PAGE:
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Pronouncing Your French Word for the Day

Wednesday, April 9, 2014 • Paris, France

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Dear Parler Paris Reader,

 Kristin Espinasse - French Word a Day blogKristin EspinasseParler Paris Après Midi 8-4-14 - Kristin EspinasseParler Paris Après Midi with Kristin EspinasseAdrian with Sandrine BodetAdrian Leeds with "Sandrine de Paris"First French Essais - by Kristin EspinasseBlossoming in Provence - by Kristin EspinasseWords in a French Life - by Kristin Espinasse

Kristin Espinasse, blogger of French-Word-a-Day and author of a number of books* on learning French and living in France, presented herself coyly to a full-house yesterday afternoon upstairs at La Pierre du Marais at Parler Paris Après Midi with one subject on her pale blue crib sheet: accents. Not the kind that sit gingerly over French vowels like the circumflex or the accent "aigu," but the way we, as non-native-speaking French, might pronounce French words and sound anything but French!

She jokingly, or even apologetically, admitted that after more than 20 years in France, she thinks her accent has actually gotten worse! She told a story about a French therapist who berated her over her American accent to the point of never wanting to return for a session. Everyone had their own stories to tell about their experiences dealing with the pronunciation of French, which is no easy task for a native English-speaker who didn't learn the language at an early age.

Anne Morton demonstrated a trick she learned from her teacher, "Sandrine de Paris" to help pronounce the guttural French R (known as a rhotic consonant) which could be the toughest sound to make. The trick is to place the back of your hand under your chin, pressing the throat so that when you say "merci" the R makes the guttural sound that the French find so natural. For a time Anne was practicing it a lot and every time she'd utter "merci," to a waiter or just about to anyone, I'd catch her pressing her throat! I'm sure they didn't have a clue why!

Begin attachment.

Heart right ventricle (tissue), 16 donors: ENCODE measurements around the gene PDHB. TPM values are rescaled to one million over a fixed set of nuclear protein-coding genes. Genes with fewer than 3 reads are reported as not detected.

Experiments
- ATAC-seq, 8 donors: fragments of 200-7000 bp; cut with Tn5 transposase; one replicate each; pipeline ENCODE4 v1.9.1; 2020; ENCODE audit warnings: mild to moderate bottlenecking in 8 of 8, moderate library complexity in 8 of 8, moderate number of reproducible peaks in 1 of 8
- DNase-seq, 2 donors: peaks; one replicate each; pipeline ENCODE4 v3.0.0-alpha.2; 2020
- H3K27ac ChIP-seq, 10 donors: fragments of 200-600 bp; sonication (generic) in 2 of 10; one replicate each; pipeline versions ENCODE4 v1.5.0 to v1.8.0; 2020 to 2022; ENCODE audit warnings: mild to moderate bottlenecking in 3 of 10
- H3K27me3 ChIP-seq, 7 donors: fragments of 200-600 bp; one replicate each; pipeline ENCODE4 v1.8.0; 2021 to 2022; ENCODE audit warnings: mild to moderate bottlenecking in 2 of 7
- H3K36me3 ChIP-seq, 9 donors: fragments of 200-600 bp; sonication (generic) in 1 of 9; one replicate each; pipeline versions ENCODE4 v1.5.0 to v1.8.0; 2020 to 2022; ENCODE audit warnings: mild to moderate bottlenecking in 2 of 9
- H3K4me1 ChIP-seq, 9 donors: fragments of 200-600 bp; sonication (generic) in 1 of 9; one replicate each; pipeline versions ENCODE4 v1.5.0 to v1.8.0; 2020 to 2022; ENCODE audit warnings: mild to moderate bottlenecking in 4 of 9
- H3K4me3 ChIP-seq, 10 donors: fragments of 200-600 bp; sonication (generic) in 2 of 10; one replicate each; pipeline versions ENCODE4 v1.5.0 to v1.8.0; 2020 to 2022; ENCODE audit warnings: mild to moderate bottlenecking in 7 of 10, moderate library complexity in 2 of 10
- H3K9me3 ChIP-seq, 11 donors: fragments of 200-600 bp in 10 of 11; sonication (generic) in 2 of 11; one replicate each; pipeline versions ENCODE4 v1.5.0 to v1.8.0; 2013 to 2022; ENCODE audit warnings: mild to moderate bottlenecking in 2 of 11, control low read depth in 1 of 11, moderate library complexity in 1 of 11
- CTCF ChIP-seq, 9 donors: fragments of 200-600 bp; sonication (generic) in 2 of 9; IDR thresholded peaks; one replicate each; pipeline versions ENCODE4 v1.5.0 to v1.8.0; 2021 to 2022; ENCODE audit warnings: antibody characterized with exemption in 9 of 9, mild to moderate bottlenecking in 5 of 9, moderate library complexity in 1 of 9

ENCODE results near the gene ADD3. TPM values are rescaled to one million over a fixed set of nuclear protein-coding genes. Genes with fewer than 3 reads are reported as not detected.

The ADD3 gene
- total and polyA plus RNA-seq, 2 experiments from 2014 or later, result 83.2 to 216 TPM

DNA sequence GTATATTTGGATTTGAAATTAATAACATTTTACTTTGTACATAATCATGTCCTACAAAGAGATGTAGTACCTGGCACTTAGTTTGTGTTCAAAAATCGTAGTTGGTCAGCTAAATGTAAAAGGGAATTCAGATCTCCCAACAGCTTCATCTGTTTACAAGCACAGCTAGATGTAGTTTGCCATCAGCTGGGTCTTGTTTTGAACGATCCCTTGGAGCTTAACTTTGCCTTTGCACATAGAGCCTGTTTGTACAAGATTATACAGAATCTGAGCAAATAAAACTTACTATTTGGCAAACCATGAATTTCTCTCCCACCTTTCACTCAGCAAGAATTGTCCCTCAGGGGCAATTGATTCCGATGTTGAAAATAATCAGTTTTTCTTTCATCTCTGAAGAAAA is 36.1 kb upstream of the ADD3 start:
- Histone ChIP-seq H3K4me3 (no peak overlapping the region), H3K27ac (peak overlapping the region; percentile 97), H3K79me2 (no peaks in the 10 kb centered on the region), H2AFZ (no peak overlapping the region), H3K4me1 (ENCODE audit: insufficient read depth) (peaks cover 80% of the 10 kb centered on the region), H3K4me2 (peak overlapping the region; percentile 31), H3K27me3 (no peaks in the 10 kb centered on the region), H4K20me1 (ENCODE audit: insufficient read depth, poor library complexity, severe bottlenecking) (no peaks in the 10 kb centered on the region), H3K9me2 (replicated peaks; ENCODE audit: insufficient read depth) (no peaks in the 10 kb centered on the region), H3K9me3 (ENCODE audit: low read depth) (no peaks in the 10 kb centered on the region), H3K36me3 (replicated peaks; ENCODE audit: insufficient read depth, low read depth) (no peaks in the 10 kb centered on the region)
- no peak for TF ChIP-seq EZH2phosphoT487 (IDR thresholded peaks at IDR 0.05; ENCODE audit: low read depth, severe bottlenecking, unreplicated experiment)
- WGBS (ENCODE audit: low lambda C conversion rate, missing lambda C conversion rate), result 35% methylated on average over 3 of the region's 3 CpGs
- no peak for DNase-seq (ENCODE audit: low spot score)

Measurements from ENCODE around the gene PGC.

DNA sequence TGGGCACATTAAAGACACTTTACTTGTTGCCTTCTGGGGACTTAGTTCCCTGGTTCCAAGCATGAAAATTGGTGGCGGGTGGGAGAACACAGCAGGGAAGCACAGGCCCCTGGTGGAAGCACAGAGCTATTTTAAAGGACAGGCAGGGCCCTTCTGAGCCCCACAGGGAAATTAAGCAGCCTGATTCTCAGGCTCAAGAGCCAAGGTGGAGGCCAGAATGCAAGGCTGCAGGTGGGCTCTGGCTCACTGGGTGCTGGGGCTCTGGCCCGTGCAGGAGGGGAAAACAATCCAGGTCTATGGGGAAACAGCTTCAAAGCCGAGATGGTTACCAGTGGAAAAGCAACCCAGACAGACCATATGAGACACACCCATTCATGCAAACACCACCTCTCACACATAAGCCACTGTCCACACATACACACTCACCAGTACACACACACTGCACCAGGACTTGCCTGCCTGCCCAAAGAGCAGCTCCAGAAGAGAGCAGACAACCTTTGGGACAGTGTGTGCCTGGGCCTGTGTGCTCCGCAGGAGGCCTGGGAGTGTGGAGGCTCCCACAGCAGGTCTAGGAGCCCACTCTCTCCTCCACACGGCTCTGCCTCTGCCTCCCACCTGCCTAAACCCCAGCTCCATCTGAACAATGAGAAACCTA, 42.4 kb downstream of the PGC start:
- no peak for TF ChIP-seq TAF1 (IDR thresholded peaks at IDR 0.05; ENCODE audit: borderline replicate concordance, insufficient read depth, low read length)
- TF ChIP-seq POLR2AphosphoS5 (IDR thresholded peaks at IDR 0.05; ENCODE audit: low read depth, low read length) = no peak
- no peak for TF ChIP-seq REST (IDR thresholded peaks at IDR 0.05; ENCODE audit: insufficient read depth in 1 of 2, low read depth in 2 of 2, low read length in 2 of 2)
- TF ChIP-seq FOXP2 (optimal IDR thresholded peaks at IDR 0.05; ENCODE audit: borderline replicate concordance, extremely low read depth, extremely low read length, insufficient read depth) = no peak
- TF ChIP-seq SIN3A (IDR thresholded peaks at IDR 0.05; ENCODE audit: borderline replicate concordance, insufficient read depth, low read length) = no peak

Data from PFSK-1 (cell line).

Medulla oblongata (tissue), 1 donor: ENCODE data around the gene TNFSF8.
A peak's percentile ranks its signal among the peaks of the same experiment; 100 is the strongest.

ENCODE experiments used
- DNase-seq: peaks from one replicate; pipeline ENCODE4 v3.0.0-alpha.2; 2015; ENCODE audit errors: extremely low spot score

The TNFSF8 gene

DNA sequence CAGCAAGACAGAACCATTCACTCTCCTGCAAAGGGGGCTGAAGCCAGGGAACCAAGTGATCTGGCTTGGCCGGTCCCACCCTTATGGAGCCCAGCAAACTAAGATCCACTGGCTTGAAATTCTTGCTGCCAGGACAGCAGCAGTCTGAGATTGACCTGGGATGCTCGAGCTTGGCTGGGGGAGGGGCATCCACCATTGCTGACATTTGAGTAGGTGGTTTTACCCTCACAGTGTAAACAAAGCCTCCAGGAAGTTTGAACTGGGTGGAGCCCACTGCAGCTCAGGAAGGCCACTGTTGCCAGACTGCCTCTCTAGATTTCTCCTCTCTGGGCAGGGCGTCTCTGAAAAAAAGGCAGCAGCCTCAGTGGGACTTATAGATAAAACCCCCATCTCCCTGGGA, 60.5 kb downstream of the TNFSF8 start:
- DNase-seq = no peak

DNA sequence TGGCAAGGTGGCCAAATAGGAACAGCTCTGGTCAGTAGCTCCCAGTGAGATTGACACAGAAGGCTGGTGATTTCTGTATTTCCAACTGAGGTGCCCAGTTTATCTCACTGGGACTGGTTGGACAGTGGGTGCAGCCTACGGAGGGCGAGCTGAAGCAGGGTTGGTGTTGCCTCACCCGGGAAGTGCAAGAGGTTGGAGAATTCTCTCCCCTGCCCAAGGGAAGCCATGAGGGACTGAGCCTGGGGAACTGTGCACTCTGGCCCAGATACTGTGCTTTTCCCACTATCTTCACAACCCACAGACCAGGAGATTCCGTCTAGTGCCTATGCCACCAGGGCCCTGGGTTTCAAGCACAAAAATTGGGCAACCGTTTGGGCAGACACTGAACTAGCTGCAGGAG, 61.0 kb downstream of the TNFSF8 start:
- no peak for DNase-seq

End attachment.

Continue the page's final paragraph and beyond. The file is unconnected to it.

Kristin asked me to demonstrate my own French accent and in speaking a few words in French, I realized that in fact, it had improved quite a bit and didn't sound so totally American anymore. But the truth is, there is no way to disguise it, even after 20 years of speaking French. Often, the moment I open my mouth in French, the native speaker to whom I am addressing grins and then they respond in English. Ugh!

It was almost a unanimous vote that speaking French over the phone is the biggest challenge of all. You can't see the other person's lips or facial expressions and it's not unusual for them to speak very quickly making it even more frustrating. Then, because of our terrible accents, they may not understand us either, and this leads to an exasperating experience for both parties.

I have found that if I apologize from the get-go for my "mauvais accent," the person on the other end of the line will gladly take the reign to help us both through the conversation, perhaps even chuckling a bit along the way, and making me feel so much better for sounding like a cow munching on hay while trying to explain the problem in low-level French.

An interesting note from several of the attendees was the change in personality one undergoes when speaking one language or another. Even the sound of the voice can change and certainly the intonation and mannerisms. Kristin admitted to making the typical French sounds with her mouth that make her come across very French indeed. Have you ever seen the video "How to Fake French?" This is a perfect example!

Early on I discovered that no one would know that my French was so bad if I said "Ah, bon?!" in response to just about anything anyone said, without understanding one word of what they said! Amazingly it works fairly well to cover up a true lack of the least for a while!

To read more about the fun afternoon with blogger and author Kristin Espinasse, visit Parler Paris Après Midi and if you want to practice speaking French with native French-speakers to improve your French and your accent, don't forget to try out the Parler Parlor French-English Conversation Group. It's how I learned French and it works!

*Books by Kristin Espinasse (

- First French Essais: Venturing into Writing, Marriage, and France
- Blossoming in Provence
- Words in a French Life: Lessons in Love and Language from the South of France


A la prochaine...


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